• Epidurals are given by anesthesiologists, or doctors who specialize in pain management during pregnancy, surgery and other medical procedures. Our anesthesiologists are available at all times.
    • After an epidural, you can no longer get out of bed. However, your nurse will continue to assist you with position changes that allow your labor to progress.

Nitrous oxide is a safe alternative to traditional pain and anxiety medications. It allows you to actively participate in labor and delivery while getting fast, easy pain relief.

What is nitrous oxide?

Nitrous oxide is a gas that, when inhaled, can relieve pain and anxiety. The nitrous oxide mixture used at Middlesex Health is 50% nitrous oxide and 50% oxygen. Our special equipment ensures that you get a perfect 50/50 blend with each breath.

How does it work?

Nitrous oxide works in seconds and can immediately help with your symptoms. When you need pain relief—for example, when you feel a contraction starting—you can simply breathe into a mask that you hold until the pain passes. You can use nitrous oxide at any time during labor, right up to birth. You will still be able to move around and push, when the time comes.

Nitrous oxide does not have any long term effects. The gas leaves your system in just a few breaths. It does not impact the progress of your labor.

Are there side effects for me? Does it affect my baby?

Some women report nausea when using nitrous oxide, but taking a few deep breaths without the mask will eliminate the nausea.

Additionally, there are no known effects of nitrous oxide on a baby during labor. This is because the gas is cleared from your body through the lungs in just a few breaths.

Will I need extra monitoring if I use nitrous oxide?

No, there is no extra fetal monitoring required if you use nitrous oxide.

Activity & Eating During Labor

Activity During Labor

The Pregnancy & Birth Center is specially designed to allow you to walk during labor, and we can monitor you and your baby while you move around. 

Please note that at this time, to keep you as safe as possible during COVID-19, walking in the hallways is not permitted. All patients and support persons must remain in their room.

We also do our best to accomodate any other wishes you may have, including:

  • hydrotherapy (standard tub or shower chair)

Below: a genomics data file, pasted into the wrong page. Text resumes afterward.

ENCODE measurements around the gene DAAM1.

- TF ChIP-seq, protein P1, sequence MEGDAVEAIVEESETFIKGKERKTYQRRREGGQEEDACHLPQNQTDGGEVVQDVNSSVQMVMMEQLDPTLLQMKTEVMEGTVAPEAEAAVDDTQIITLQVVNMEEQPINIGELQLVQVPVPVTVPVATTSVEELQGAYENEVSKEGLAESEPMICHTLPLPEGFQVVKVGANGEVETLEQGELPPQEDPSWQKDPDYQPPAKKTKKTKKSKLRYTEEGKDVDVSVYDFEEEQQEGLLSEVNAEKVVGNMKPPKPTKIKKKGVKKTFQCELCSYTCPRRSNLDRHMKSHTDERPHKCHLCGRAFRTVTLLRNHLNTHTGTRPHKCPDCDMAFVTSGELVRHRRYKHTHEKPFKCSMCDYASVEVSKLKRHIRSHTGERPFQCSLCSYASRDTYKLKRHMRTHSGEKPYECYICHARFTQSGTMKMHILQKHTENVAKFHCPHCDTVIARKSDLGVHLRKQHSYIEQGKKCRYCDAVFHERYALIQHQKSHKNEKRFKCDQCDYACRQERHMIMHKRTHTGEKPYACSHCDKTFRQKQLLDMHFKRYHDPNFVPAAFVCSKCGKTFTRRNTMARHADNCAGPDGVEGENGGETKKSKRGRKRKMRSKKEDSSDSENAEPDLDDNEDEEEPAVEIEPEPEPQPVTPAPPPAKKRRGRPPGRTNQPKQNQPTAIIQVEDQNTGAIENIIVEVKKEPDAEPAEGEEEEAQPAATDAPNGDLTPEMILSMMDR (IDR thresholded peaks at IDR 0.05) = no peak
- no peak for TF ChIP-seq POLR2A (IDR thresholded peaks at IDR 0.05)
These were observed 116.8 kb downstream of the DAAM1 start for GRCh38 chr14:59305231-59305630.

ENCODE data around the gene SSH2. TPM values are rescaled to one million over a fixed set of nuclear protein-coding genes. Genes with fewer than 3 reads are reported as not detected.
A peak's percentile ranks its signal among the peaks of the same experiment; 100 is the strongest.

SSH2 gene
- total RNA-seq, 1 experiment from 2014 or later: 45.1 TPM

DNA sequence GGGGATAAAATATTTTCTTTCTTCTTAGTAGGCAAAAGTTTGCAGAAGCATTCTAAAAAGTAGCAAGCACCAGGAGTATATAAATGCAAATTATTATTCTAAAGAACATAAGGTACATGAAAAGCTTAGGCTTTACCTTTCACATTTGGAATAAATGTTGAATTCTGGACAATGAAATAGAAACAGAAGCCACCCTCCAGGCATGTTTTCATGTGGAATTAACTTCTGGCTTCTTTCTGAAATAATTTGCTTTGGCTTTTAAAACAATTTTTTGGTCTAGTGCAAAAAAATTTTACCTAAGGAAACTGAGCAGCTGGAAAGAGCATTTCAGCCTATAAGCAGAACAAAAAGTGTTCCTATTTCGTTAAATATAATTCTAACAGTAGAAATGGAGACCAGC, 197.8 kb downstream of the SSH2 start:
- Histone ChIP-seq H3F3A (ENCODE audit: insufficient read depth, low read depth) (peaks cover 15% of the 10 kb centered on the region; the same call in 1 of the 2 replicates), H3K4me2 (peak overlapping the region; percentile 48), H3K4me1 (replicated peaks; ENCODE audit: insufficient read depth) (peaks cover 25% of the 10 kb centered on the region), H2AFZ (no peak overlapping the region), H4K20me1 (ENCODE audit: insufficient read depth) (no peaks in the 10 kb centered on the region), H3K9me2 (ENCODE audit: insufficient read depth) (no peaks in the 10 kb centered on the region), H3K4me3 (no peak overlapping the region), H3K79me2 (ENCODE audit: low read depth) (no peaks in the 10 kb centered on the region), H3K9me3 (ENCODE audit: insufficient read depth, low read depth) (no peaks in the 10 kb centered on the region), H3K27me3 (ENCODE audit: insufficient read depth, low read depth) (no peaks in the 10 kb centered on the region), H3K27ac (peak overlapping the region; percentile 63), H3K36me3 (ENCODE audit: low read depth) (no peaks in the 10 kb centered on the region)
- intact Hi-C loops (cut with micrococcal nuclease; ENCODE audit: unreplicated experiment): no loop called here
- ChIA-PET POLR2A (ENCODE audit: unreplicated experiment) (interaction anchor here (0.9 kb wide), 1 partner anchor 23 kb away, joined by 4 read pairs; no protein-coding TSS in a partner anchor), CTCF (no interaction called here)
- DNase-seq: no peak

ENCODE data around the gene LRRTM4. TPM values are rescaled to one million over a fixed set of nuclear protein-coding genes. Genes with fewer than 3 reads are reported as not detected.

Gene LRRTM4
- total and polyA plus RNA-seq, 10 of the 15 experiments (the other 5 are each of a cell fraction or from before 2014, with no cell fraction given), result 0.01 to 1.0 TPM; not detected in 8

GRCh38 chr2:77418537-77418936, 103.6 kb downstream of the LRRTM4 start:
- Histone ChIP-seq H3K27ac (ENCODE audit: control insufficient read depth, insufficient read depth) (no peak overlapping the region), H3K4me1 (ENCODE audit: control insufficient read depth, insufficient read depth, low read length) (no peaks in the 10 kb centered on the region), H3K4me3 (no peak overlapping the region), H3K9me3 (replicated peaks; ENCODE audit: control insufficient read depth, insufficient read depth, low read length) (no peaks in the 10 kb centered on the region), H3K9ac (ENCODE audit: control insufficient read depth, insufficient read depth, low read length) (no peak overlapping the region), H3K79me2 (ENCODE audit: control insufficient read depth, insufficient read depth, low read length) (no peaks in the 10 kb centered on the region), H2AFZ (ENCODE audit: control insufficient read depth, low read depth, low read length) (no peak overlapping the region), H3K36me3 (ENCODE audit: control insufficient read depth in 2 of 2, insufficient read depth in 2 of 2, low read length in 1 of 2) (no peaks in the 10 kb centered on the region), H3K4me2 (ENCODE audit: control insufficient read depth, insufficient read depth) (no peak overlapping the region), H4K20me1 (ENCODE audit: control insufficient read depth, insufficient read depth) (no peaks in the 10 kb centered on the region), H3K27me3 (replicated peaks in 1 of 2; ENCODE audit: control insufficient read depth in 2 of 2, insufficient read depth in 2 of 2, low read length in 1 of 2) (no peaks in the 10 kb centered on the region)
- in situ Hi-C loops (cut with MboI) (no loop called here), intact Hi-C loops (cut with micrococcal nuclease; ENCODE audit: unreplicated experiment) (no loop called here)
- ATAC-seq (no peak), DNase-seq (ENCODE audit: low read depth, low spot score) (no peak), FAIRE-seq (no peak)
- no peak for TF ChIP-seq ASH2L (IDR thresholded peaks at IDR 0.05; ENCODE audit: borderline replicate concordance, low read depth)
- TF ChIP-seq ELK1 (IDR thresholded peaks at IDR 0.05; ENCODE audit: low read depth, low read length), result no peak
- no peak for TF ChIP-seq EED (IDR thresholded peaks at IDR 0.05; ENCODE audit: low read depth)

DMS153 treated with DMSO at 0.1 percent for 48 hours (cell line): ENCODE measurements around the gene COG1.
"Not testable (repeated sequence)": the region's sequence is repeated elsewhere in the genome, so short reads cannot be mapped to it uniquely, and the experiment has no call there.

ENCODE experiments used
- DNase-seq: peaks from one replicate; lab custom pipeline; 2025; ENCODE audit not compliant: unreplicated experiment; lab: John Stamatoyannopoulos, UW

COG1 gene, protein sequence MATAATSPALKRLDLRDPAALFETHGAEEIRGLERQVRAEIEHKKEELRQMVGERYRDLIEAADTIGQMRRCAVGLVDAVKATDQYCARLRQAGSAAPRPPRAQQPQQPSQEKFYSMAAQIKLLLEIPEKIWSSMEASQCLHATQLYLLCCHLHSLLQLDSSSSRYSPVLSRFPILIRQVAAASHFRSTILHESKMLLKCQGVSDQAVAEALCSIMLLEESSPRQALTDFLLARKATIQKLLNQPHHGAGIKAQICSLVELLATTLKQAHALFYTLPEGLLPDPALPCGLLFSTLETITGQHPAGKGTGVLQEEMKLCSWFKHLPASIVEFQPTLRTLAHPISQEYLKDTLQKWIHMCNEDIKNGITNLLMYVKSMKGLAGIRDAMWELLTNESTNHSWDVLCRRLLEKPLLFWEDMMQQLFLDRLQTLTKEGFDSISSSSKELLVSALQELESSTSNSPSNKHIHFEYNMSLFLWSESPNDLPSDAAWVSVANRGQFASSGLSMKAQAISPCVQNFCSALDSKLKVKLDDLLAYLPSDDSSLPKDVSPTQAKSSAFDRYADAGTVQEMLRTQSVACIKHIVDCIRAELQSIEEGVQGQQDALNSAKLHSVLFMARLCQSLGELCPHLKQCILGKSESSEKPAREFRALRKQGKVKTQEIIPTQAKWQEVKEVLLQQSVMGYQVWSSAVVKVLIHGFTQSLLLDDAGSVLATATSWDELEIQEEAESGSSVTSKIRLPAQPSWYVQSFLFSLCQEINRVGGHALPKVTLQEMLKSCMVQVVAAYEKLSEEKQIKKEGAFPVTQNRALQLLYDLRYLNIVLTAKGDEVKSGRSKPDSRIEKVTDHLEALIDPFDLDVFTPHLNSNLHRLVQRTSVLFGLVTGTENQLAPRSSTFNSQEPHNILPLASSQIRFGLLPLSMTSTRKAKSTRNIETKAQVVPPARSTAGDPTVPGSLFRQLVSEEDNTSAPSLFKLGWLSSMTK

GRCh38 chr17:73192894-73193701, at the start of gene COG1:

• birthing balls
  • peanut balls
  • rocking chairs
  • squat bar
  • birthing stool

All of these options can be arranged by choosing them on your Birth Plan or by discussing your wishes with your health care provider. You may also request to bring your own, new labor tub for your private room. This must be arranged in advance with the Nurse Navigator.

Eating During Labor

For safety reasons, your stomach must be empty of solid food, in case a Cesarean birth is necessary. However, the following options are available to prevent dehydration, help with discomfort and boost your energy:

  • ice chips
  • sips of clear fluids
  • Ensure Clear, a high-carbohydrate drink specially made for women in labor

Vaginal Delivery

Pushing During Labor
Position Changes

During the pushing stage of labor, our team will provide encouragement and education. We recommend frequent position changes to help move your baby down the birth canal. These can include:

  • Side lying
  • Lying with your legs supported
  • Squatting
Birthing Beds

Our birthing beds have many features, including: 

  • Squatting bar attachments
  • Adjustable positions to aid in pushing
  • Optional mirrors, if you'd like to watch your baby's head when it crowns

We do not routinely perform episiotomy (an incision in the perineum), unless it is necessary for a quicker or safer delivery. Our team will use perineal massage, warm soaks and frequent position changes to help reduce tearing.

If an episiotomy becomes necessary, we encourage you to use ice packs, Witch Hazel pads, a donut pillow or a sitz bath to ease discomfort.

After Delivery

During the first hour after delivery, or the golden hour, you and your newborn will stay skin-to-skin. This helps promote bonding and breastfeeding.Your nurse will stay at your bedside for the first several hours, in order to assist you and your baby whenever needed.

Please note that we will do our best to accomodate all of your birth preferences, including for skin-to-skin contact. However, our team will also ensure that you and your baby are safe and receive any additional care as needed.

C-section Delivery

What is a Cesarean section?

A Cesarean section, or C-section, is the surgical delivery of your baby through an incision, or surgical cut, in the abdomen and uterus.

Are all C-sections planned?

No—a C-section can either be planned or unplanned.

  • If you are having a planned C-section, you can complete a C-Section Birth Plan ahead of your delivery date.
  • Sometimes, a C-section becomes necessary once you are in labor. If you need a C-section, Middlesex Health has two fully-equipped surgical suites within the Pregnancy & Birth Center. All of the providers and support staff needed to perform a C-section are available within a moment's notice.
How does Middlesex Health approach C-sections?

At Middlesex Health, we provide we practice gentle Cesarean birth. Gentle C-sections bring attention to the surgery as your birth experience. This means that we can accommodate your wishes for:

  • A clear drape that is lowered at the time of delivery to allow you and your support person to view the birth of your baby
  • Aromatherapy during your procedure
  • Starting breastfeeding and skin-to-skin contact as soon as possible after delivery
  • Listening to music
After Your C-section

After delivery, you will return to your room with your nurse. Here, you will continue to bond with your baby, recovery from the birth and get some rest. In the hours after your procedure, you can expect to:

  • Begin eating and advance your diet, as tolerated
  • Feed your newborn every two to three hours, or on demand
  • Begin moving around (eight to 12 hours after delivery)
  • Have your foley catheter removed



Caring for Your Newborn


The day your newborn arrives is one of the most anticipated days of your life, and you will want to spend as much time as possible with your baby. We support your baby staying in your room with you 24/7, so that you can begin to understand and bond with your newest family member. You can also expect our team to perform any exams, baths or other tasks right in your room.

Special Medical Attention